Employee burnout is real. According to a recent Gallup poll, 76% of employees experience some form of burnout at various times in their careers. In a survey conducted by job board Monster, it was reported that 69% of people working from home during the pandemic are experiencing a form of burnout. The stress, anxiety and fear caused by Coronavirus-19 coupled with noise levels, life-balancing acts of managing childcare and meal prep, along with makeshift home offices, fatigue from video conferencing, and feelings of isolation are putting many people into a state of high alert and high alarm. But employee burnout is not a by-product of the pandemic; its presence has been evident for decades.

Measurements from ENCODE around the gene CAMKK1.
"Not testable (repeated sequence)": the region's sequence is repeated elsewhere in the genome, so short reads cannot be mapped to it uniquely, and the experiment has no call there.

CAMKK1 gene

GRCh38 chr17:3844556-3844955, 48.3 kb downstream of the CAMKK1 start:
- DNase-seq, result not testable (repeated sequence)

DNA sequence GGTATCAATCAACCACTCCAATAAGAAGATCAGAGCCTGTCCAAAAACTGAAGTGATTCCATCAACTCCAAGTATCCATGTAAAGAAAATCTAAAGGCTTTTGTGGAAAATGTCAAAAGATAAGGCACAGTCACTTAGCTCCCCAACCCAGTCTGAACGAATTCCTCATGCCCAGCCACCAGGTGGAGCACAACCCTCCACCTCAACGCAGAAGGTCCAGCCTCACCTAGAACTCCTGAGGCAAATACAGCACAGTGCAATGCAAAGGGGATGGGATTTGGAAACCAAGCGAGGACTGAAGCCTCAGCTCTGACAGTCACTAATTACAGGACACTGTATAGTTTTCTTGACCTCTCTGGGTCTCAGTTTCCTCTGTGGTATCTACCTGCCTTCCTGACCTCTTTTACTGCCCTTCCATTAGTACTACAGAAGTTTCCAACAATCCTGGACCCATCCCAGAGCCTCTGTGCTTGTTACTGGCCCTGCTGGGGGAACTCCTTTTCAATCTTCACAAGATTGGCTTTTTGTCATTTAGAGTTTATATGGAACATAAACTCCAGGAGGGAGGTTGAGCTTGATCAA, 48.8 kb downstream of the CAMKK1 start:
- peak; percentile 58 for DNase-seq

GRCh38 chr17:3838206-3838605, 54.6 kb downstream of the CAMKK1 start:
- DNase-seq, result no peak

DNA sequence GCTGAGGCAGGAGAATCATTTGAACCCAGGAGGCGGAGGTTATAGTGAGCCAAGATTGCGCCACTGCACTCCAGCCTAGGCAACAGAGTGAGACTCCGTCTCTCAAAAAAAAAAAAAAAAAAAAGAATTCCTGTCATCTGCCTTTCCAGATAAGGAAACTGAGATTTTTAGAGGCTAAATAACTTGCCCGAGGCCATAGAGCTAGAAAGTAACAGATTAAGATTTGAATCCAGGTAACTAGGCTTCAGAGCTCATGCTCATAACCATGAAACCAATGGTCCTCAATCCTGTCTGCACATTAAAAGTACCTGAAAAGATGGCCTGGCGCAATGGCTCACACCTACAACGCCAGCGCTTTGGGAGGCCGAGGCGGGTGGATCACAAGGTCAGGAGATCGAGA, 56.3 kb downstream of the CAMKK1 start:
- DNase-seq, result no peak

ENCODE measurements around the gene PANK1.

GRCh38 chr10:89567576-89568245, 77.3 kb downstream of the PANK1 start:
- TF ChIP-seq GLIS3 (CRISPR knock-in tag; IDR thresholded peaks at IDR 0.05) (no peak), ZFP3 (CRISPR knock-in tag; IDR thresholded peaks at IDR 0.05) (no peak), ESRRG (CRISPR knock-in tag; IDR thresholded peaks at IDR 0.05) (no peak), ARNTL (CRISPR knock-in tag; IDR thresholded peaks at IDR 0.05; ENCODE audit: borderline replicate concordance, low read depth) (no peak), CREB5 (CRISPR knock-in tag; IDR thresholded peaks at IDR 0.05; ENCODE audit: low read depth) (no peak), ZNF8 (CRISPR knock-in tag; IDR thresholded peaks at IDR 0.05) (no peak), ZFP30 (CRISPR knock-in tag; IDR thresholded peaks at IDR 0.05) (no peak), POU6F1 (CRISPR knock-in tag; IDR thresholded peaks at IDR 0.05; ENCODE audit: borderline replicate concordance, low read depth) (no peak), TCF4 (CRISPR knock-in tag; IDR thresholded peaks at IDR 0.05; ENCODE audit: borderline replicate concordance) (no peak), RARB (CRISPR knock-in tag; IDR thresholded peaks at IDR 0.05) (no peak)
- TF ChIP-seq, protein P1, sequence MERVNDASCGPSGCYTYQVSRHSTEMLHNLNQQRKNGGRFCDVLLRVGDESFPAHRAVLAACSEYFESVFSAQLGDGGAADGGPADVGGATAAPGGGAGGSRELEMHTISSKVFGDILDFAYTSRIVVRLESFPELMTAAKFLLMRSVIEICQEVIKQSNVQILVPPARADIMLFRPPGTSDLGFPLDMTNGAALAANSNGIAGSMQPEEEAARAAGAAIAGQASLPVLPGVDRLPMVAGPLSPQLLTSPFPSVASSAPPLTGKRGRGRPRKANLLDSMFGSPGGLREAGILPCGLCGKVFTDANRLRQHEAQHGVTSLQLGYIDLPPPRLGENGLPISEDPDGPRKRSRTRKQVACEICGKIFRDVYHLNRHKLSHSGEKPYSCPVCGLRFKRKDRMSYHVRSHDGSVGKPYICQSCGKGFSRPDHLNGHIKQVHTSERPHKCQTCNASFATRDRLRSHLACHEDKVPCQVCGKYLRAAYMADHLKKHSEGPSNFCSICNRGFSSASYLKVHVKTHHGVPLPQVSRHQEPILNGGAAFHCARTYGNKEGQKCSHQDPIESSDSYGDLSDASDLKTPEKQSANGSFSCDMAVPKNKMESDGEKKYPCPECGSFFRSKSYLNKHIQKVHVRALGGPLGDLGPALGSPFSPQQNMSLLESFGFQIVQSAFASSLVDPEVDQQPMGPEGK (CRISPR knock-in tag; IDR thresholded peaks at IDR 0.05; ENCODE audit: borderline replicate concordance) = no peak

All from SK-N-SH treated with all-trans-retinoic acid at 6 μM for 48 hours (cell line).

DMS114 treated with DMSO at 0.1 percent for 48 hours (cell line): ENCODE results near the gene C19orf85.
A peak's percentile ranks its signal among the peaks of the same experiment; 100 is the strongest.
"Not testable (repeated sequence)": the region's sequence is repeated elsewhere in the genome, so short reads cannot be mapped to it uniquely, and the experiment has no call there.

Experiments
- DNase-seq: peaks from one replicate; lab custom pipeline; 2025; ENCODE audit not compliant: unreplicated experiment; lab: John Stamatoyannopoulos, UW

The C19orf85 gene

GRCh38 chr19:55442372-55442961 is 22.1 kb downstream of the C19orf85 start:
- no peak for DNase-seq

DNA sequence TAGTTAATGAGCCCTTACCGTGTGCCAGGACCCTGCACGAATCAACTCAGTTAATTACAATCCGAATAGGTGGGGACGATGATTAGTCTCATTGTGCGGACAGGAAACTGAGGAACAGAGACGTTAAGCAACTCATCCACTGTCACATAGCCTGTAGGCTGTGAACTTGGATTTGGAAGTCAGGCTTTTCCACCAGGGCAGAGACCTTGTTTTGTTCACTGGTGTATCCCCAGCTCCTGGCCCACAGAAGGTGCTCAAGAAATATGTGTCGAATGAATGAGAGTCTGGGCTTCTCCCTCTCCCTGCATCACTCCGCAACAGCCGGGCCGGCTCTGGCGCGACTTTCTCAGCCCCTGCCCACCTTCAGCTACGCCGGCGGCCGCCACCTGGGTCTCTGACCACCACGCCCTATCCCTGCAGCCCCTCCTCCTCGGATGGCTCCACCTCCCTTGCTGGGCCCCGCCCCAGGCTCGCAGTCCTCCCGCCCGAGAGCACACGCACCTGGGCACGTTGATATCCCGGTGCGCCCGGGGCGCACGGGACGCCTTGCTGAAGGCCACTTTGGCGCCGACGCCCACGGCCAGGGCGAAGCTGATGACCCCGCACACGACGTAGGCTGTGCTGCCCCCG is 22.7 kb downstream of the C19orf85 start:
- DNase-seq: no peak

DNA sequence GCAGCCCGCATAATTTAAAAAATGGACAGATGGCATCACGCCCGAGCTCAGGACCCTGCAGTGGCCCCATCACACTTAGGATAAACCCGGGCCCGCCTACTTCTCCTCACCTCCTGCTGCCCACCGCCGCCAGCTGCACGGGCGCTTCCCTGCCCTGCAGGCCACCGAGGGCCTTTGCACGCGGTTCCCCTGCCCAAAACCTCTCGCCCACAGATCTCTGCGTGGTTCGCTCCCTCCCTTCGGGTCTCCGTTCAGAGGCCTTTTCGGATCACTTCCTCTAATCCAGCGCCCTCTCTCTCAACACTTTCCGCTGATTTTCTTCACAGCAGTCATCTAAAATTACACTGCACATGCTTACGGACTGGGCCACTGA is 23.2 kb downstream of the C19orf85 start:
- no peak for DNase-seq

In 2016, the General Social Survey revealed that 50% of their respondents claimed to be burnt out or near exhaustion from the demands of their job. This percentage showed an increase of 32% from just twenty years previous. Disrupted sleep patterns, increased consumption of alcohol and caffeine beverages, decreased time spent exercising, fear of losing one's job, and moodiness have been identified as signs of burnout.